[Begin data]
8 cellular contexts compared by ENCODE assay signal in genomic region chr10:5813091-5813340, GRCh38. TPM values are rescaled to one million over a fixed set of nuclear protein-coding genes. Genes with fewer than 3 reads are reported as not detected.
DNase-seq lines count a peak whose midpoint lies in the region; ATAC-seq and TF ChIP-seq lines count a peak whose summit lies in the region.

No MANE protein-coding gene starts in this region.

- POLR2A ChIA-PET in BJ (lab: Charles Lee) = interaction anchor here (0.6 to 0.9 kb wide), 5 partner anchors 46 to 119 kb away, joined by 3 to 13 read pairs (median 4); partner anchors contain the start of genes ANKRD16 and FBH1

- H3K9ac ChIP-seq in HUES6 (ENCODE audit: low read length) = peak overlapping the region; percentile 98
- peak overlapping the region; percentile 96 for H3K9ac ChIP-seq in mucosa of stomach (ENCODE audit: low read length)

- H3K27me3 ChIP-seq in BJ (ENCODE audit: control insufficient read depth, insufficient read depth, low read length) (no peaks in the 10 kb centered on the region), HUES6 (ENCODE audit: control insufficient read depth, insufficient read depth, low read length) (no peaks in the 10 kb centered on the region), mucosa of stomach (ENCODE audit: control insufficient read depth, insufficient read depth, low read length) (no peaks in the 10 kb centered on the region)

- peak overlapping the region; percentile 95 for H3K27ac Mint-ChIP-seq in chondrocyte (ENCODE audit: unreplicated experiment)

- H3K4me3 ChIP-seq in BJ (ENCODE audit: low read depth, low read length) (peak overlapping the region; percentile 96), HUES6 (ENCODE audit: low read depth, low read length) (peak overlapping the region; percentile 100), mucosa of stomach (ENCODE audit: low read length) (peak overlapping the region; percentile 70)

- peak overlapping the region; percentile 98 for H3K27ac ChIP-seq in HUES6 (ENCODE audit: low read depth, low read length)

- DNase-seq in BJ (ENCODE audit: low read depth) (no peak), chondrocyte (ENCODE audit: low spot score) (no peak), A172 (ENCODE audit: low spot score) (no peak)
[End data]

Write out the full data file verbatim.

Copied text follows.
8 cellular contexts compared by ENCODE assay signal in genomic region chr10:5813091-5813340, GRCh38. TPM values are rescaled to one million over a fixed set of nuclear protein-coding genes. Genes with fewer than 3 reads are reported as not detected.
DNase-seq lines count a peak whose midpoint lies in the region; ATAC-seq and TF ChIP-seq lines count a peak whose summit lies in the region.

No MANE protein-coding gene starts in this region.

- POLR2A ChIA-PET in BJ (lab: Charles Lee) = interaction anchor here (0.6 to 0.9 kb wide), 5 partner anchors 46 to 119 kb away, joined by 3 to 13 read pairs (median 4); partner anchors contain the start of genes ANKRD16 and FBH1

- H3K9ac ChIP-seq in HUES6 (ENCODE audit: low read length) = peak overlapping the region; percentile 98
- peak overlapping the region; percentile 96 for H3K9ac ChIP-seq in mucosa of stomach (ENCODE audit: low read length)

- H3K27me3 ChIP-seq in BJ (ENCODE audit: control insufficient read depth, insufficient read depth, low read length) (no peaks in the 10 kb centered on the region), HUES6 (ENCODE audit: control insufficient read depth, insufficient read depth, low read length) (no peaks in the 10 kb centered on the region), mucosa of stomach (ENCODE audit: control insufficient read depth, insufficient read depth, low read length) (no peaks in the 10 kb centered on the region)

- peak overlapping the region; percentile 95 for H3K27ac Mint-ChIP-seq in chondrocyte (ENCODE audit: unreplicated experiment)

- H3K4me3 ChIP-seq in BJ (ENCODE audit: low read depth, low read length) (peak overlapping the region; percentile 96), HUES6 (ENCODE audit: low read depth, low read length) (peak overlapping the region; percentile 100), mucosa of stomach (ENCODE audit: low read length) (peak overlapping the region; percentile 70)

- peak overlapping the region; percentile 98 for H3K27ac ChIP-seq in HUES6 (ENCODE audit: low read depth, low read length)

- DNase-seq in BJ (ENCODE audit: low read depth) (no peak), chondrocyte (ENCODE audit: low spot score) (no peak), A172 (ENCODE audit: low spot score) (no peak)